Today is the 62nd anniversary of the nationalisation of the Bank of England. The Bank was originally established in 1694 to raise money for the government. It gained its first Royal Charter on 26 July 1694, and moved to its Threadneedle Street address in 1734. It gained a monopoly over note issue in 1844 and ran the gold and foreign exchange reserves. In 1870 it took on responsibility for interest rate policy.
In 1946 an earlier Labour government, just like the present one, was in the bank nationalisation business. Unlike the present one, it carried it out with greater simplicity and style.
The legislation was just three pages long, comprising four main clauses, one clause setting out the short title and one giving a couple of definitions. The Bill told us they were nationalising juts the one bank, the Bank of England. It set out exactly how much compensation shareholders would receive, and told them they would be paid in 3% government bonds. The Bank of England was given a wide ranging power to request information, give advice and to direct any other bank. The government was given a wide ranging power to direct the Bank of England after consultation with the Governor. After proper debate this Bill was passed into law by the large Labour majority. Job done.
What a contrast this makes with the measure to nationalise Northern Rock. That Bill was seventeen pages long. It was convoluted, making it difficult to understand what it was saying owing to the technical and inelegant drafting. It did not mention Northern Rock, said nothing about how much compensation would be offered to shareholders, and left practically every important detail about Rock nationalisation to a later Order to be laid under the legislation. Insufficient time was given to debate it. The only similarity to 1946 was the use of a large Labour majority to push it through, swelled in 2008 by eager Liberal Democrats who also like burdening the taxpayer with more liabilities.
One of the ironies of the situation was the Bank of Englandâ€™s position in the events leading to the planned nationalisation of Northern Rock. By 2007 the Bank of England had grown to become a bank with a balance sheet of around Â£40 billion. That is a lot of money to most of us, but is tiny in relation to modern banks and governments. When the Bank of England started its rescue for Northern Rock it must have become clear that trying to offer substantial sums for a bank with Â£110 billion of liabilities from the balance sheet of one under 40% of its size was going to stretch things badly. Treasury backing for its wholly owned subsidiary, the Bank of England, was needed to mount the rescue. The Northern Rock action still required substantial changes to the shape of the Bank of Englandâ€™s balance sheet.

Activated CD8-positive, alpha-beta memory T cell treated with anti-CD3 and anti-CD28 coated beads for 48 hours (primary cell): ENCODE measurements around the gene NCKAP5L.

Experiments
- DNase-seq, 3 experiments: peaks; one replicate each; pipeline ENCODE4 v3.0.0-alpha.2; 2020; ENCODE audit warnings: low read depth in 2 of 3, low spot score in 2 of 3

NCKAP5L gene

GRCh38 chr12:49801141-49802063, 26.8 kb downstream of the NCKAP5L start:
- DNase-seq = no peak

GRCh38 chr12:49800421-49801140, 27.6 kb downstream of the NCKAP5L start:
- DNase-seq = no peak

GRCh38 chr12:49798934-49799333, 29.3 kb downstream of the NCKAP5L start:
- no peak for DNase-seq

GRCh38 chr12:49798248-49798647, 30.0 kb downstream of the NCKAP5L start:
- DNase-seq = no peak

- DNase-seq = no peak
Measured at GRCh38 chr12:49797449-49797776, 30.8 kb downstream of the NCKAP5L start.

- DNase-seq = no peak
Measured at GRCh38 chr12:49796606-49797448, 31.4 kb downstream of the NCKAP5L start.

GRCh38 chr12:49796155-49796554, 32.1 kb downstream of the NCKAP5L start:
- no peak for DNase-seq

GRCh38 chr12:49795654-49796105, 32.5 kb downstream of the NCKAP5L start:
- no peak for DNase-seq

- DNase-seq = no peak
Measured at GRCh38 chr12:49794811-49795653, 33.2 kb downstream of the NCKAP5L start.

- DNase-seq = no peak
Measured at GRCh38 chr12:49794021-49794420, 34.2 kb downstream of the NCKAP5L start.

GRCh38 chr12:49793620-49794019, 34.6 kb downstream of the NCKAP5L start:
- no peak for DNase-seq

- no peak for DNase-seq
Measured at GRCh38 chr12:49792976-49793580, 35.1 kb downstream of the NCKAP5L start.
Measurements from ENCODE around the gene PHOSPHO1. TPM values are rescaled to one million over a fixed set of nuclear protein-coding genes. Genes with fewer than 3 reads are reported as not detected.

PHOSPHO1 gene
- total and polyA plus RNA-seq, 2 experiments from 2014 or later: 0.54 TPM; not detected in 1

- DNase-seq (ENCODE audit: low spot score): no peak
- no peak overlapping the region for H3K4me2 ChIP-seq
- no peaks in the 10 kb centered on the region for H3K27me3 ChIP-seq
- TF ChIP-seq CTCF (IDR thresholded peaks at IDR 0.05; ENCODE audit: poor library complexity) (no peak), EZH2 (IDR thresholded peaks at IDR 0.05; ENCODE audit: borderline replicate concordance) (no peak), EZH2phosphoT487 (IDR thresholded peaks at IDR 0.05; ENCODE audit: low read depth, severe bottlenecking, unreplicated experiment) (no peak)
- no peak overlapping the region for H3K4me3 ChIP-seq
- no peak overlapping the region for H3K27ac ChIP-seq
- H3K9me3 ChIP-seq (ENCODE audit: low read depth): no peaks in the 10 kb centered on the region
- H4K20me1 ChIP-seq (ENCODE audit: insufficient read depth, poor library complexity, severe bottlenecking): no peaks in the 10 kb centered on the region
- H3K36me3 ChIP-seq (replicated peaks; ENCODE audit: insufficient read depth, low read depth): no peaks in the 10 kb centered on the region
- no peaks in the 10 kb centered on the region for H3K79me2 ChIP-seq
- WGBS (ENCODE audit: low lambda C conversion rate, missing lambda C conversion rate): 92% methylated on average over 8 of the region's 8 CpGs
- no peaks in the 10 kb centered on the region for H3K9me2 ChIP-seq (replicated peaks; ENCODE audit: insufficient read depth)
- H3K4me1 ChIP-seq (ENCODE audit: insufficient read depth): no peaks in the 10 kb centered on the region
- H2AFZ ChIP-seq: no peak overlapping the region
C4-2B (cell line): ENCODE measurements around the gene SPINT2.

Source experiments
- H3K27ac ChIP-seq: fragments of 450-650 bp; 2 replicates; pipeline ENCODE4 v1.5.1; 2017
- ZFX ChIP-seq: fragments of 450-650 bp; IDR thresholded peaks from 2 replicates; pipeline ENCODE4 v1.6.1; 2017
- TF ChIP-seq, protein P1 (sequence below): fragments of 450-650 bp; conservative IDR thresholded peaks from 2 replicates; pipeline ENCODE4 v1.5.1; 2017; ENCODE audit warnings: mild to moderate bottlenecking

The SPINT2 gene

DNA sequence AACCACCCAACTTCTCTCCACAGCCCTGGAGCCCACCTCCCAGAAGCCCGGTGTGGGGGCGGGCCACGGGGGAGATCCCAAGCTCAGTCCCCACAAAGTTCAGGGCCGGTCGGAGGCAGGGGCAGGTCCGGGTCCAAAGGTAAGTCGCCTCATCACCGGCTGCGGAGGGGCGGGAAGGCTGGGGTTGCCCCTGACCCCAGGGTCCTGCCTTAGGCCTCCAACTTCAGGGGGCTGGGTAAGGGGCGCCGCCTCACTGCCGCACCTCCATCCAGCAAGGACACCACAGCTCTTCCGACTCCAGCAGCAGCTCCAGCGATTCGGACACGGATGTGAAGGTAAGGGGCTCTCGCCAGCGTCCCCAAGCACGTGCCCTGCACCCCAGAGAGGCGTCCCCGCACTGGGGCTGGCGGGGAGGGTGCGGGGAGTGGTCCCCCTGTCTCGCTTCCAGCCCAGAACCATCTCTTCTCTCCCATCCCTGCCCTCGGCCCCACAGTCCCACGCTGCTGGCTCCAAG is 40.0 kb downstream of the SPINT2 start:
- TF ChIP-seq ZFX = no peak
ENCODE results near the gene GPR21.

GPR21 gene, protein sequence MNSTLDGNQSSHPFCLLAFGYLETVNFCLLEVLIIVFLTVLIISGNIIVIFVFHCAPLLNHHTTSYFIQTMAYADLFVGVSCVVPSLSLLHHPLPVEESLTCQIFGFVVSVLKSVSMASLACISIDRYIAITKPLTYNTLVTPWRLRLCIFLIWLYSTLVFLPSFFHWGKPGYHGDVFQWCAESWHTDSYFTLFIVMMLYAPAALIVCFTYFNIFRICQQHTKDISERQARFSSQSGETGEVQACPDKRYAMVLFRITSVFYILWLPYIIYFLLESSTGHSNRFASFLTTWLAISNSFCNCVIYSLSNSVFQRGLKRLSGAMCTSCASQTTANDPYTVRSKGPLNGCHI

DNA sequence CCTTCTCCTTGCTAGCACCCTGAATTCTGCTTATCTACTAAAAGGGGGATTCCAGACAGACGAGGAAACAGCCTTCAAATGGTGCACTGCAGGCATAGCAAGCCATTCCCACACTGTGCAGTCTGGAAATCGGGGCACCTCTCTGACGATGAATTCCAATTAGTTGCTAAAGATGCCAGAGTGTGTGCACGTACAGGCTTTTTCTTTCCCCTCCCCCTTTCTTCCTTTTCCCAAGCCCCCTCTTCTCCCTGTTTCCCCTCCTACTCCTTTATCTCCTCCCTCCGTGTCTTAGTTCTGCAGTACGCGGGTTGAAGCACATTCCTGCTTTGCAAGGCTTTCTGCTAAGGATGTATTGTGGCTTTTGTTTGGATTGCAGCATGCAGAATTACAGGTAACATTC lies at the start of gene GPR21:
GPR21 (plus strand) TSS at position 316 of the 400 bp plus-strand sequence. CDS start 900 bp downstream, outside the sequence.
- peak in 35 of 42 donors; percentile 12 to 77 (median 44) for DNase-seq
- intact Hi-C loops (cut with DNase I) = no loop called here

Should we wish the Old Lady of Threadneedle Street a happy birthday today? I feel sorry for her. She has been much damaged by the removal of her former role to raise money for the government from the lending markets, and by the removal of her role as day to day banking supervisor. This left the bank without the same level of knowledge and understanding of just how tight credit markets were in the late summer and early autumn of 2007, leaving Northern Rock without access to the borrowings it needed. Even her beefed up role to set Minimum Lending rate was prejudiced by the change of inflation target before the 2005 election. As we saw in 2007 there can be times in the market when real interest rates charged between banks and charged by banks can be different from the rate set down by the Bank, if the Bank fails to keep markets liquid enough. The Northern Rock crisis was one of the worst events in the long history of the Bank of England, and it is still a long way from happy resolution.
What should the government give the Bank as a birthday present? I suggest three things:
1. The power to carry out day to day supervision of the other banks
2. The duty to act for the government to borrow money in the markets
3. The task of acting as a proper bank manager to the new state bank (formerly Northern Rock) to get the taxpayers money back as quickly as possible.
The Bank of England needs to strengthen its capability in traditional banking to carry out these tasks well.